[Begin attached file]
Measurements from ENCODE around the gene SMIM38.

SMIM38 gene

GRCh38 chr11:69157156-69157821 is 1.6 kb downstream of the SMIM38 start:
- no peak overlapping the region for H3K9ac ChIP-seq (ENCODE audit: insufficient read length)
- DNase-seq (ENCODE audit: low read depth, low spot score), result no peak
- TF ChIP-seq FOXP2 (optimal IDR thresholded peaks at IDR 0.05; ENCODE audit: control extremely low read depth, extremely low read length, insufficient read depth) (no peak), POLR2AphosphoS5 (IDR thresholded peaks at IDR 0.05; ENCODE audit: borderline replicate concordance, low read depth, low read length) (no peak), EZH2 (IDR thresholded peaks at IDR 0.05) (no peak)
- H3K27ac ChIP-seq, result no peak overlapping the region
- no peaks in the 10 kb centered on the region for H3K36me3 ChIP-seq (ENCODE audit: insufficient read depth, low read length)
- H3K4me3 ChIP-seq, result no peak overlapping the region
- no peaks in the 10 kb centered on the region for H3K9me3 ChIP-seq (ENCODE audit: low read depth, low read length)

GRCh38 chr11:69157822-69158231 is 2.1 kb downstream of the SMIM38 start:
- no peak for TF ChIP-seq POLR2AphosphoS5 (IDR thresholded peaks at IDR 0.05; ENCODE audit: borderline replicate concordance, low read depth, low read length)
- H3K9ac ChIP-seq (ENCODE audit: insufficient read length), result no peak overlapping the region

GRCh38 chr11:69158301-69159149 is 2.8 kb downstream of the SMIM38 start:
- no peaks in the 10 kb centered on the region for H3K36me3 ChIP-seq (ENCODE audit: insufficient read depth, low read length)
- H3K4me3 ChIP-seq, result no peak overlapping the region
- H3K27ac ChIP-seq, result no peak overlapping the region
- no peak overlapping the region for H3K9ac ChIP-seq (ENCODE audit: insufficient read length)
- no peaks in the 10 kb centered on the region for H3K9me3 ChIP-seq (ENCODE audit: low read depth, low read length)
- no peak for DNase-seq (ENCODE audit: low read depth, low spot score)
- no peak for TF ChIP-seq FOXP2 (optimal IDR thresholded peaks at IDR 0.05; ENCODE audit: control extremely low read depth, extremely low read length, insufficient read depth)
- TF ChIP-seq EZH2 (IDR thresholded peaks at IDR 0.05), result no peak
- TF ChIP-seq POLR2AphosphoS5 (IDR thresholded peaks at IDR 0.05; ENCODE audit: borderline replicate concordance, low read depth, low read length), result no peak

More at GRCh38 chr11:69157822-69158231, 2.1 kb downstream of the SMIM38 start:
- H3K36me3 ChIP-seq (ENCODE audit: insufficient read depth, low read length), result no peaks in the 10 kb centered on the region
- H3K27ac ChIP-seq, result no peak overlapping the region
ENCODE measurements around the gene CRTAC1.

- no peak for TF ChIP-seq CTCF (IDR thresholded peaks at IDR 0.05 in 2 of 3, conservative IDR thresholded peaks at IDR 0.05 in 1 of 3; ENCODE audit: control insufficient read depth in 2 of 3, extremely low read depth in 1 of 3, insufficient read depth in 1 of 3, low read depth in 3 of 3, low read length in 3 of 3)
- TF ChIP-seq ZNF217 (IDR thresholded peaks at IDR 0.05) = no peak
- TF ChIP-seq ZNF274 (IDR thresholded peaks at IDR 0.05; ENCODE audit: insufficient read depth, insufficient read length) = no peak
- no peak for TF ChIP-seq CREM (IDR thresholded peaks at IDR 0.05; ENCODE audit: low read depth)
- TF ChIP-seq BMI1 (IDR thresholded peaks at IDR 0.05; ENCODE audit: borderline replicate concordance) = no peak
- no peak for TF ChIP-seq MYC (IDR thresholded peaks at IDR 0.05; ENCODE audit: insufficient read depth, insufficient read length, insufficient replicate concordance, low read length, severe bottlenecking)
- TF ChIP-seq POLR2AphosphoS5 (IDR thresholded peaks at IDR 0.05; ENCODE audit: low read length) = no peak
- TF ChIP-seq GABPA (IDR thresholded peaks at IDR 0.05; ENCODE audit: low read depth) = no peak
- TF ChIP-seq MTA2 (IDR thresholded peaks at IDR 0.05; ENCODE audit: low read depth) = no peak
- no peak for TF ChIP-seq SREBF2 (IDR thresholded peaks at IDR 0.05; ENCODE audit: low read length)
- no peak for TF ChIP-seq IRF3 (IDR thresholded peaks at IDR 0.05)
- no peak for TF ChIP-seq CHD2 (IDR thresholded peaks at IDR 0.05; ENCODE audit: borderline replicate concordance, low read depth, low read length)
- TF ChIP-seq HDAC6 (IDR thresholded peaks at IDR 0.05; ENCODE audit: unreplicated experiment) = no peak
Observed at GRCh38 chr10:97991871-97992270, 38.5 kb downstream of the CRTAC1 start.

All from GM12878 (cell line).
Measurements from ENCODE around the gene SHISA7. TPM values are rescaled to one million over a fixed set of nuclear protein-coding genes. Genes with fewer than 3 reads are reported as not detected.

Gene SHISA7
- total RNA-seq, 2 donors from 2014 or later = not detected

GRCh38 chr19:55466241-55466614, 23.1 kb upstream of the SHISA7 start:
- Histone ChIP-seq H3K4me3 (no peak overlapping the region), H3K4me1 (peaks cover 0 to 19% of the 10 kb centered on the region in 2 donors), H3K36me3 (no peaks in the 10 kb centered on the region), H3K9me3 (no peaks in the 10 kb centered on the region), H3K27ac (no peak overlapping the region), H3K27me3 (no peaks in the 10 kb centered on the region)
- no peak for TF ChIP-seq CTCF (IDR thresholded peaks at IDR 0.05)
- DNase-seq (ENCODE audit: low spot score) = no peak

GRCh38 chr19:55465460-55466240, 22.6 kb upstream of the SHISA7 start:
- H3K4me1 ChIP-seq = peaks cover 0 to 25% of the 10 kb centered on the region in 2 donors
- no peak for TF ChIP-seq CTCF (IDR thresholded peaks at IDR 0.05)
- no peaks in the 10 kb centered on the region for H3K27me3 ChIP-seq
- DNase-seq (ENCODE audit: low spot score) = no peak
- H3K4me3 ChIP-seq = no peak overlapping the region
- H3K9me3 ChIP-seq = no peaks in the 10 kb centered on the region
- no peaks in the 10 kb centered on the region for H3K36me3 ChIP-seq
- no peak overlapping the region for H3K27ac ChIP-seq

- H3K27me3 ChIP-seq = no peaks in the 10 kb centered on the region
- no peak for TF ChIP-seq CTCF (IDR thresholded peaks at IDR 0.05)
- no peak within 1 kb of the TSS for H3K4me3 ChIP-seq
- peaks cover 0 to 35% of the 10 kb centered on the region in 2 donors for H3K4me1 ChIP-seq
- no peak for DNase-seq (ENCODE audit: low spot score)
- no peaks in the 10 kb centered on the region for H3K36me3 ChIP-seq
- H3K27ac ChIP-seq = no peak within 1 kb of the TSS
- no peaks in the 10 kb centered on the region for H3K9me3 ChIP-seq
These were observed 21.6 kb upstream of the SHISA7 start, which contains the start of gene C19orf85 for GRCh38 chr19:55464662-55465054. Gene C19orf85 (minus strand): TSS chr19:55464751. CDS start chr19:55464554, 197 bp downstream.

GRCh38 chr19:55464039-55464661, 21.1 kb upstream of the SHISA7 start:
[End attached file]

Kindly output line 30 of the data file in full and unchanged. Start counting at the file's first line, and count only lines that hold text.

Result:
- TF ChIP-seq ZNF274 (IDR thresholded peaks at IDR 0.05; ENCODE audit: insufficient read depth, insufficient read length) = no peak